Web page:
Coronavirus | COVID-19 task force not in favour of emergency use of psoriasis drug itolizumab

More details on the way the drug addresses cytokine storm is desired.   | Photo Credit: JurgaR

The COVID-19 task force, at a meeting on Friday, recommended against the emergency use of psoriasis drug, itolizumab, according to a person privy to proceedings.

Task force recommendations usually reflect in periodic guidelines issued by the Indian Council of Medical Research on what drugs, therapies may be used under what conditions for COVID-19 patients.

Because the ICMR is yet to issue fresh guidelines on itolizumab, the drug can still be used by physicians as it still has been approved this month for emergency use by the drug regulator.

“The available evidence on efficacy was deemed inadequate and there were concerns over generalised immunosuppression,” the person told The Hindu. “Guidelines are updated whenever a new drug is introduced or an old one is deleted. The All India Institute of Medical Sciences is in charge of preparing them.”

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Rajesh Bhushan, task force member and Officer on Special Duty, Health Ministry, told The Hindu that post the group’s discussion, “more information was desired” from clinicians on the way the drug addresses the ‘cytokine storm.’ “Based on this information, the task force would engage with the subject in the next meeting.”

Antibody drug

Itolizumab is a lab-cloned antibody drug approved for psoriasis, developed by Bengaluru-based Biocon Biologics.

It has been approved for emergency use in the treatment of moderate and severe disease by the DCGI, in patients who manifest acute respiratory disease.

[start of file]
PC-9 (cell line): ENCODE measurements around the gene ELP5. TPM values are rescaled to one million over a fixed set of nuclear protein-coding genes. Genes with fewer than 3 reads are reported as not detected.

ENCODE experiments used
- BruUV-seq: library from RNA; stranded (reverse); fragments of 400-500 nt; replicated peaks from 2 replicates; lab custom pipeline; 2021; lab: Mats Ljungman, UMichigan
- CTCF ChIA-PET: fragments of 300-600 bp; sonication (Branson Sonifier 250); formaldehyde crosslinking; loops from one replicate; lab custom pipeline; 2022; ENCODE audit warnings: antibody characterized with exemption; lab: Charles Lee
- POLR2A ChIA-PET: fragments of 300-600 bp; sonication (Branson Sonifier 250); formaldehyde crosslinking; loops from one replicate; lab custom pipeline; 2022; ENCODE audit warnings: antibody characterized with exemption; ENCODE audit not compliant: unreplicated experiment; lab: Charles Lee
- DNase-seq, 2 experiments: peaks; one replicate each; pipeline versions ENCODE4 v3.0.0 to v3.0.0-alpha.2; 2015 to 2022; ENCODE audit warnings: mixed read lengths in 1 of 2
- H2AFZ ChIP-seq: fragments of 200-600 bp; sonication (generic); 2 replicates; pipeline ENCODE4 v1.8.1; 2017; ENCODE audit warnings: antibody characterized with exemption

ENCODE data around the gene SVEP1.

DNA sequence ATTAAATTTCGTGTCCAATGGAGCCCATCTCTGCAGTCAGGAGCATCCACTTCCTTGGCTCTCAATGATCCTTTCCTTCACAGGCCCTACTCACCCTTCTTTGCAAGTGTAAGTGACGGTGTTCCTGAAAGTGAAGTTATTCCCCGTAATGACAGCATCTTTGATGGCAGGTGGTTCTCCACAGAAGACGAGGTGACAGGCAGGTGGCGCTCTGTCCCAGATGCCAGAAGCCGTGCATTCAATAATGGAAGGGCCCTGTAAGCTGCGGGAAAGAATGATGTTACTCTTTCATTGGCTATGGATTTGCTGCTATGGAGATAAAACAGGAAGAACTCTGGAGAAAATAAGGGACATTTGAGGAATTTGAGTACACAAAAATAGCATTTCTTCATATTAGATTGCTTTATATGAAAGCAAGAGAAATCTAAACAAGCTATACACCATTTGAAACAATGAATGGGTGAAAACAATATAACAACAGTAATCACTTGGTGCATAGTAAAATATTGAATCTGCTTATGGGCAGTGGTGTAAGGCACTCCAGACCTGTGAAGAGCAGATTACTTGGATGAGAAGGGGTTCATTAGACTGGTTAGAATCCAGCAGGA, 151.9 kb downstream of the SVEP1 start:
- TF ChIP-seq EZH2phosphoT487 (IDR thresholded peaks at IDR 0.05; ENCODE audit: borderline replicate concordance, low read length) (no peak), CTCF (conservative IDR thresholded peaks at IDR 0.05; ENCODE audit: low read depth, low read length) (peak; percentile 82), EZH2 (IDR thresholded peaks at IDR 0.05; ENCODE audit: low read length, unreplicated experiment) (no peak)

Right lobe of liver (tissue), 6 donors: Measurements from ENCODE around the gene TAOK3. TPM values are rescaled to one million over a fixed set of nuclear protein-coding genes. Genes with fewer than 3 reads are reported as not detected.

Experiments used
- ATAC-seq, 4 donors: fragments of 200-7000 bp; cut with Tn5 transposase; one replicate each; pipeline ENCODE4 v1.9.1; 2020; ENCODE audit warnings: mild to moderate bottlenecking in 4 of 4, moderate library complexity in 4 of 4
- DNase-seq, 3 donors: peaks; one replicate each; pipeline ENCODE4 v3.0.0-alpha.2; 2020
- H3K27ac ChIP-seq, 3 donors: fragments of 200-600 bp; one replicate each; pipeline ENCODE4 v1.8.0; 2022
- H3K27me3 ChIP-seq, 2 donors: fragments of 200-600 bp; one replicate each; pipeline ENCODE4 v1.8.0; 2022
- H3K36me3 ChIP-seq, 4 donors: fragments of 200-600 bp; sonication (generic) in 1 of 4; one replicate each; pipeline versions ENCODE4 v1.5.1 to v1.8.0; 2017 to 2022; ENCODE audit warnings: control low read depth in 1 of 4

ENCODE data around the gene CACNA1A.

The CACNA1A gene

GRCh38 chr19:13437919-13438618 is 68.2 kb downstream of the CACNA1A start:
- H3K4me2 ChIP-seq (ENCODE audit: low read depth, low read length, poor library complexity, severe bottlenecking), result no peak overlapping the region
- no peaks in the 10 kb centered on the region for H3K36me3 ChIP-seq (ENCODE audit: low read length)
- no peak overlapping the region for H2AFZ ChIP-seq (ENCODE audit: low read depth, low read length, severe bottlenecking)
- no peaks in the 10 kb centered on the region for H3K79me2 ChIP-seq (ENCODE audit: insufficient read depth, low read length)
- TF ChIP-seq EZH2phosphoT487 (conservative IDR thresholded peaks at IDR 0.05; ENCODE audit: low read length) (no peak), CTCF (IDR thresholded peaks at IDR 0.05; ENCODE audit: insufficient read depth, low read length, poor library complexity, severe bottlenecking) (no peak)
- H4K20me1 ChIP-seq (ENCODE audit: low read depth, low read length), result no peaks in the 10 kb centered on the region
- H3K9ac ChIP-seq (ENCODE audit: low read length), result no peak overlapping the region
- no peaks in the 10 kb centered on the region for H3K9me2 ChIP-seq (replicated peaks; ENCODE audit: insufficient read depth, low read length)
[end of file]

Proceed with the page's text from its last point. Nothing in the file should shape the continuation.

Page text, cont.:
This acute form of the disease frequently occurs due to a pro-inflammatory cytokine storm, or a rush of messenger chemicals in the body that stimulate a variety of virus-destroying cells that also end up harming healthy tissue and organs as collateral damage.

Critics have earlier pointed out that drug’s evidence for preventing deaths in COVID-19 patients rests on an inadequately performed trial.

This month, Balram Bhargava, Director-General, ICMR, also said that there was yet no evidence from trials that itolizumab and tocilizumab reduce death in severely ill COVID patients.

A Biocon spokesperson told The Hindu on Sunday that more evidence would be provided to the task force and plans for a 200-patient ‘phase-4 trial’ across 10-15 hospitals was on the anvil. “The results from the phase-4 will create a larger body of evidence for the efficacy of itolizumab. Nearly 1,000 patients have used the drug across the country with good outcomes.”

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Printable version | Sep 26, 2021 10:29:45 PM |

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